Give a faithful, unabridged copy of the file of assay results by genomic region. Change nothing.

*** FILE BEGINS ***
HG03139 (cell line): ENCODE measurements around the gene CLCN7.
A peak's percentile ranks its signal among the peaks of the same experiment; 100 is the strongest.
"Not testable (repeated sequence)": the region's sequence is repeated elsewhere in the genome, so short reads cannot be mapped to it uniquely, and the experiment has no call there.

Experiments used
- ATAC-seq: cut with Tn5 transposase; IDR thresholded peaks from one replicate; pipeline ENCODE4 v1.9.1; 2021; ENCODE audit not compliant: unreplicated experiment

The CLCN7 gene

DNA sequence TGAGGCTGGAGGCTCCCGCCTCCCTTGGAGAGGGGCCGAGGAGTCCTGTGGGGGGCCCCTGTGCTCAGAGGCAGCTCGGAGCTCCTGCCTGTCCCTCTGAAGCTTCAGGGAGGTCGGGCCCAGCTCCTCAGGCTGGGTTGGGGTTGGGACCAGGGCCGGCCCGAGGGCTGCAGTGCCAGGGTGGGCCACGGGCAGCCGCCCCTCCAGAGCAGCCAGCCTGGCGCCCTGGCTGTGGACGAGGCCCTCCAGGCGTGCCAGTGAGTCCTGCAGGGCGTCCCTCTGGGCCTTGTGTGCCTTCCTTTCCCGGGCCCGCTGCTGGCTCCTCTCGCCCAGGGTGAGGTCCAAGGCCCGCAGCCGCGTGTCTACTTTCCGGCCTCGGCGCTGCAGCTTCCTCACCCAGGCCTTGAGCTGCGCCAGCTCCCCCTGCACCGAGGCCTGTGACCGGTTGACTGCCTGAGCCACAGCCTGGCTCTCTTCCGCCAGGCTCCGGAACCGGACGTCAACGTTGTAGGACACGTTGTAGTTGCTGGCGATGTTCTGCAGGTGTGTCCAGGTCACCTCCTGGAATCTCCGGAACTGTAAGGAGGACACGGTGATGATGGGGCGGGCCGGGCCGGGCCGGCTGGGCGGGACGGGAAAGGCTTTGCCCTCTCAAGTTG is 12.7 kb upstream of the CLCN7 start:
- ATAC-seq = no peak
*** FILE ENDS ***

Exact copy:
HG03139 (cell line): ENCODE measurements around the gene CLCN7.
A peak's percentile ranks its signal among the peaks of the same experiment; 100 is the strongest.
"Not testable (repeated sequence)": the region's sequence is repeated elsewhere in the genome, so short reads cannot be mapped to it uniquely, and the experiment has no call there.

Experiments used
- ATAC-seq: cut with Tn5 transposase; IDR thresholded peaks from one replicate; pipeline ENCODE4 v1.9.1; 2021; ENCODE audit not compliant: unreplicated experiment

The CLCN7 gene

DNA sequence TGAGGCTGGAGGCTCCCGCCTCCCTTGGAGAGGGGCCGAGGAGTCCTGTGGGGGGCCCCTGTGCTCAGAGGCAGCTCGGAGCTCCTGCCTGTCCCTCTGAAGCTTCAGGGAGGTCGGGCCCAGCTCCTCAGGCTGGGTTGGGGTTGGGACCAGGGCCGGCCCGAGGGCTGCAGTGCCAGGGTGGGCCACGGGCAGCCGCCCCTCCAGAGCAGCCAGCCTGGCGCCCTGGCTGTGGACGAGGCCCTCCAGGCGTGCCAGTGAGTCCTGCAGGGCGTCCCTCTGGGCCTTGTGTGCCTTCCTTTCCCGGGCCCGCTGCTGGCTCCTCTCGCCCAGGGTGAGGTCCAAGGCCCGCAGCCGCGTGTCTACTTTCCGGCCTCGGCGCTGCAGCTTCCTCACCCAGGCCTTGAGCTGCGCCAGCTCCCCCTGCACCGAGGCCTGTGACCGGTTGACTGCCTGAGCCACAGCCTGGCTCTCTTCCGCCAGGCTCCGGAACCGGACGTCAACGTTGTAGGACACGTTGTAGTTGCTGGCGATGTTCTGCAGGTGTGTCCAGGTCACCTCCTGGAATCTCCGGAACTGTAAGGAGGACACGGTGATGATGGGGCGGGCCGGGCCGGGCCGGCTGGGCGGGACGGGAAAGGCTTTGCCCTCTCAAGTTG is 12.7 kb upstream of the CLCN7 start:
- ATAC-seq = no peak